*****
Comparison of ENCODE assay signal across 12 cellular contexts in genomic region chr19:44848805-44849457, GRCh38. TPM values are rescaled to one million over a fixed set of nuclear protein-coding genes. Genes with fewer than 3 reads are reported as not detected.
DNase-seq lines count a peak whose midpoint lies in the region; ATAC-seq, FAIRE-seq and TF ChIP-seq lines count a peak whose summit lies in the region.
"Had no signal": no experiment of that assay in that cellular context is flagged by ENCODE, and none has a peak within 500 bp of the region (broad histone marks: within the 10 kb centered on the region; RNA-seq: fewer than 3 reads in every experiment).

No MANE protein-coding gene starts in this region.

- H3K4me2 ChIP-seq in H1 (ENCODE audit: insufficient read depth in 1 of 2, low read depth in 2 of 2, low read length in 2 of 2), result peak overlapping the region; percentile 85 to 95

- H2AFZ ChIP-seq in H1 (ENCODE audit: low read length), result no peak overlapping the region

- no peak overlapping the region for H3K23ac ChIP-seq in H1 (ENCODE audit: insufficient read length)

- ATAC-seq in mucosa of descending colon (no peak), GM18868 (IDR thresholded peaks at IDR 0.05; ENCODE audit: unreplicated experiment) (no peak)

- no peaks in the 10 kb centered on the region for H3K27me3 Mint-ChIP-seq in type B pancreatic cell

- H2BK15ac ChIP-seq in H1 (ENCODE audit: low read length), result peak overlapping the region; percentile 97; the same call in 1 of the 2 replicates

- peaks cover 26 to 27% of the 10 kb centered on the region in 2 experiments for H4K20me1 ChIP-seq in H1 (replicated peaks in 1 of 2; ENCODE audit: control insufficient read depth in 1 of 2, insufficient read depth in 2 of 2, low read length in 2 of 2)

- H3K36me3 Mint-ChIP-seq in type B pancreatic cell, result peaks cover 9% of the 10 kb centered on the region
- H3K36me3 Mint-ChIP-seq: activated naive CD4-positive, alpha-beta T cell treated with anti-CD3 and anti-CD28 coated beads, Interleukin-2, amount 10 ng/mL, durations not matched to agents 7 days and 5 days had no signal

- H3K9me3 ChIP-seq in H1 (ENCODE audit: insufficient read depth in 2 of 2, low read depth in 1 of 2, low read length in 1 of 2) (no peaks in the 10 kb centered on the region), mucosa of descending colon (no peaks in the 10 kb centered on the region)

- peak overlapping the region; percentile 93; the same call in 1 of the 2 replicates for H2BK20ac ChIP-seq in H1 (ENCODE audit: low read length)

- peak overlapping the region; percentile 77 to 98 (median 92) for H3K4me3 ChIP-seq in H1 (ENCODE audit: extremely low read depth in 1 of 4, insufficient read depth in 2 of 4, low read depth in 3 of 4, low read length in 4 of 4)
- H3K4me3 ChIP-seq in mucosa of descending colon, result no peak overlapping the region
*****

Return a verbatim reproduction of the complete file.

Comparison of ENCODE assay signal across 12 cellular contexts in genomic region chr19:44848805-44849457, GRCh38. TPM values are rescaled to one million over a fixed set of nuclear protein-coding genes. Genes with fewer than 3 reads are reported as not detected.
DNase-seq lines count a peak whose midpoint lies in the region; ATAC-seq, FAIRE-seq and TF ChIP-seq lines count a peak whose summit lies in the region.
"Had no signal": no experiment of that assay in that cellular context is flagged by ENCODE, and none has a peak within 500 bp of the region (broad histone marks: within the 10 kb centered on the region; RNA-seq: fewer than 3 reads in every experiment).

No MANE protein-coding gene starts in this region.

- H3K4me2 ChIP-seq in H1 (ENCODE audit: insufficient read depth in 1 of 2, low read depth in 2 of 2, low read length in 2 of 2), result peak overlapping the region; percentile 85 to 95

- H2AFZ ChIP-seq in H1 (ENCODE audit: low read length), result no peak overlapping the region

- no peak overlapping the region for H3K23ac ChIP-seq in H1 (ENCODE audit: insufficient read length)

- ATAC-seq in mucosa of descending colon (no peak), GM18868 (IDR thresholded peaks at IDR 0.05; ENCODE audit: unreplicated experiment) (no peak)

- no peaks in the 10 kb centered on the region for H3K27me3 Mint-ChIP-seq in type B pancreatic cell

- H2BK15ac ChIP-seq in H1 (ENCODE audit: low read length), result peak overlapping the region; percentile 97; the same call in 1 of the 2 replicates

- peaks cover 26 to 27% of the 10 kb centered on the region in 2 experiments for H4K20me1 ChIP-seq in H1 (replicated peaks in 1 of 2; ENCODE audit: control insufficient read depth in 1 of 2, insufficient read depth in 2 of 2, low read length in 2 of 2)

- H3K36me3 Mint-ChIP-seq in type B pancreatic cell, result peaks cover 9% of the 10 kb centered on the region
- H3K36me3 Mint-ChIP-seq: activated naive CD4-positive, alpha-beta T cell treated with anti-CD3 and anti-CD28 coated beads, Interleukin-2, amount 10 ng/mL, durations not matched to agents 7 days and 5 days had no signal

- H3K9me3 ChIP-seq in H1 (ENCODE audit: insufficient read depth in 2 of 2, low read depth in 1 of 2, low read length in 1 of 2) (no peaks in the 10 kb centered on the region), mucosa of descending colon (no peaks in the 10 kb centered on the region)

- peak overlapping the region; percentile 93; the same call in 1 of the 2 replicates for H2BK20ac ChIP-seq in H1 (ENCODE audit: low read length)

- peak overlapping the region; percentile 77 to 98 (median 92) for H3K4me3 ChIP-seq in H1 (ENCODE audit: extremely low read depth in 1 of 4, insufficient read depth in 2 of 4, low read depth in 3 of 4, low read length in 4 of 4)
- H3K4me3 ChIP-seq in mucosa of descending colon, result no peak overlapping the region